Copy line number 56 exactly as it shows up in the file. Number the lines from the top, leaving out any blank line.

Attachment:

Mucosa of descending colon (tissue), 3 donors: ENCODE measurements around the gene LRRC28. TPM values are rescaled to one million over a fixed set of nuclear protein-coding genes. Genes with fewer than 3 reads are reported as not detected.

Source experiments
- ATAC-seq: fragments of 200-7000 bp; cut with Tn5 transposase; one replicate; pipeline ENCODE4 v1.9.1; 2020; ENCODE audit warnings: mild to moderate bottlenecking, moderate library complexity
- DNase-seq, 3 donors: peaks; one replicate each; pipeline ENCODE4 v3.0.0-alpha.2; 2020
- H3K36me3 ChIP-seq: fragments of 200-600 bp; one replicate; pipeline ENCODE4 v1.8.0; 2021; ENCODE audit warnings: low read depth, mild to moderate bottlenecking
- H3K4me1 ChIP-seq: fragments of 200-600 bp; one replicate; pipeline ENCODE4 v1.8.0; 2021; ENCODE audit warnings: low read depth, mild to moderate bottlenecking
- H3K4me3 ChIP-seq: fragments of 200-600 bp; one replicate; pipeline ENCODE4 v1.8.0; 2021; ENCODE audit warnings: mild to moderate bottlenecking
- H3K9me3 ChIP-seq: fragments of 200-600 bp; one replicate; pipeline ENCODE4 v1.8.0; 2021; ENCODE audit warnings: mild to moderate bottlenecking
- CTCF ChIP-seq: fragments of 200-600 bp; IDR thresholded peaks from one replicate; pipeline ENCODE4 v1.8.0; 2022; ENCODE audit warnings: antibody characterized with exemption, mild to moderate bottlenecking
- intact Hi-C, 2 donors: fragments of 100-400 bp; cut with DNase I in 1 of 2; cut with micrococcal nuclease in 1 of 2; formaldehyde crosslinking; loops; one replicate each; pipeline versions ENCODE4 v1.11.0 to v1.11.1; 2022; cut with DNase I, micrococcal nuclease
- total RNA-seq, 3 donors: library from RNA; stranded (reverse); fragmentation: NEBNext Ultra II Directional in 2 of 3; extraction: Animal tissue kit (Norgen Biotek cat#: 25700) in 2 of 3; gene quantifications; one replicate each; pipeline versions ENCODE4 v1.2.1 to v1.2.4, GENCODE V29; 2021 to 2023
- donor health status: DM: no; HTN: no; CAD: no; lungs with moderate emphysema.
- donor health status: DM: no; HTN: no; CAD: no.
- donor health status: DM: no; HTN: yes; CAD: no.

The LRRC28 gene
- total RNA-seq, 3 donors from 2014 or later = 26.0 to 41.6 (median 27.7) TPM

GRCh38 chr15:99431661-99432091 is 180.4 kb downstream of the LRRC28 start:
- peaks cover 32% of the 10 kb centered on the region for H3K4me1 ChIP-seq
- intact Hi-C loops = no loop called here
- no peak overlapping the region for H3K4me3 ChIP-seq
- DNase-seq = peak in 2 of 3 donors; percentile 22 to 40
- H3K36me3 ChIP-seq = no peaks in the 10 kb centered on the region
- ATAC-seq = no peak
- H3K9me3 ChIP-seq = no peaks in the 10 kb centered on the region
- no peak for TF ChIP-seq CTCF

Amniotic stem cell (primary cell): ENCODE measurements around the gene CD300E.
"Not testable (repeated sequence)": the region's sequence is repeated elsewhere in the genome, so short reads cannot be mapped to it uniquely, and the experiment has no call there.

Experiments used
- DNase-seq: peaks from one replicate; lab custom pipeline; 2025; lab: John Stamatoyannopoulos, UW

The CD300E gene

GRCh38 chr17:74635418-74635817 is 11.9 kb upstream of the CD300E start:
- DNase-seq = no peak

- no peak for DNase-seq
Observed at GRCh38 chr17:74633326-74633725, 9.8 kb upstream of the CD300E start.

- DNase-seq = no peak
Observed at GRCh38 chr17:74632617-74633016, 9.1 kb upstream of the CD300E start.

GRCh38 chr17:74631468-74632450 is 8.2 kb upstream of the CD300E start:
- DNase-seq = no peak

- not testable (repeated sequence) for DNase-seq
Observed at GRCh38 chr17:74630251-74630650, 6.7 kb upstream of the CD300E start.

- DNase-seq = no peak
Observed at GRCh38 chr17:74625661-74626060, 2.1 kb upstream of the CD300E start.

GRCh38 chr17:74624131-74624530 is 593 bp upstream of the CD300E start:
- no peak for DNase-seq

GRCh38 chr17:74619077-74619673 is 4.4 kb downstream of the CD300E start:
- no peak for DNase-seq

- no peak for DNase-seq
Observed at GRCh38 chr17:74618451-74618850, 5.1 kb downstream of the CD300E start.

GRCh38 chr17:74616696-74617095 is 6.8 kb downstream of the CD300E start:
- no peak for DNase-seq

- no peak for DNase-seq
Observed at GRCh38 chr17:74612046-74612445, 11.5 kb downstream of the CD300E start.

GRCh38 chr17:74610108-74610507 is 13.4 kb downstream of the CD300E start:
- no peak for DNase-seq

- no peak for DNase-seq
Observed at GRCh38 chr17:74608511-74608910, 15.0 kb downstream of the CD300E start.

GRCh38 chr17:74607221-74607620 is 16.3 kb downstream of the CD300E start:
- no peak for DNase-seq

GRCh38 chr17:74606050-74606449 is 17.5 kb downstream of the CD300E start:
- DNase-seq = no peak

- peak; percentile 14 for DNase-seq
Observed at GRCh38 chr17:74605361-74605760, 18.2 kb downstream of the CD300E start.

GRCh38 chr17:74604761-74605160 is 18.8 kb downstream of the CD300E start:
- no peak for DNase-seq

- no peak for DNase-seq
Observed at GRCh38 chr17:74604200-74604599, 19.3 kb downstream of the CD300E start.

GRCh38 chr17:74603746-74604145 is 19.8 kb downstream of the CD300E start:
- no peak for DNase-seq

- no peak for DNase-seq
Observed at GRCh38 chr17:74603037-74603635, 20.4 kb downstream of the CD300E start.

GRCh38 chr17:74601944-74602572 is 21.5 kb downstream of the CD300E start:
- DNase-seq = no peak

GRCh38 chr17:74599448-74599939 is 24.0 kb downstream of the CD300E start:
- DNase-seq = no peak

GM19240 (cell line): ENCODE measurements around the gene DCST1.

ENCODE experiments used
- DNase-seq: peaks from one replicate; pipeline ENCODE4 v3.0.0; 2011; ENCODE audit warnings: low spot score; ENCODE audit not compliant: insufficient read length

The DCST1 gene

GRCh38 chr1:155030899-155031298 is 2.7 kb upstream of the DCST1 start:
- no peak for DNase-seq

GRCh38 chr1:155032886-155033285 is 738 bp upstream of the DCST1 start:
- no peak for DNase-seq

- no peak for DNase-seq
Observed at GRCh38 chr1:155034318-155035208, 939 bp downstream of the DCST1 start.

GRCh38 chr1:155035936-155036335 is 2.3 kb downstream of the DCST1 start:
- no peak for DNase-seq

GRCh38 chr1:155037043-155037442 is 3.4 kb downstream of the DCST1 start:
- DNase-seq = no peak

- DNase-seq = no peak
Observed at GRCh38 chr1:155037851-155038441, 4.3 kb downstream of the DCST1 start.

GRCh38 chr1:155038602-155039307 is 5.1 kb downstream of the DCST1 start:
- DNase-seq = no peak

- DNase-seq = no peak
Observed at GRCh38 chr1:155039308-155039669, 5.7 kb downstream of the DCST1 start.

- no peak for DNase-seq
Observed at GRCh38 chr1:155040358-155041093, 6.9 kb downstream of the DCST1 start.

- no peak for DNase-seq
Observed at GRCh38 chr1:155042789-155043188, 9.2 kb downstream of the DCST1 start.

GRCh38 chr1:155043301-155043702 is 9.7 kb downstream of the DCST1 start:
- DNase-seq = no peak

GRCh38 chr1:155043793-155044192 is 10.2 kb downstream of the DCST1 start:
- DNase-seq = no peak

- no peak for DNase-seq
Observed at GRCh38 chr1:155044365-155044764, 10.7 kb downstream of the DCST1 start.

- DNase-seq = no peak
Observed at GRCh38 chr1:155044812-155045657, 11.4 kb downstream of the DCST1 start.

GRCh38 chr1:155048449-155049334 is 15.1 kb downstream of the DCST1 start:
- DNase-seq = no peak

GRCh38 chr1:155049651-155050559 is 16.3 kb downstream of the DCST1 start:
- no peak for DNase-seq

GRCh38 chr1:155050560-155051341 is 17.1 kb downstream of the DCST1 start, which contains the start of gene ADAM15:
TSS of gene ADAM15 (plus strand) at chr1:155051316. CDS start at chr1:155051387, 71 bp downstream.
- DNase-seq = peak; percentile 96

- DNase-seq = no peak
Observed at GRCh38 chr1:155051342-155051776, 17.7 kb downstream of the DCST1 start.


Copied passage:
Observed at GRCh38 chr17:74608511-74608910, 15.0 kb downstream of the CD300E start.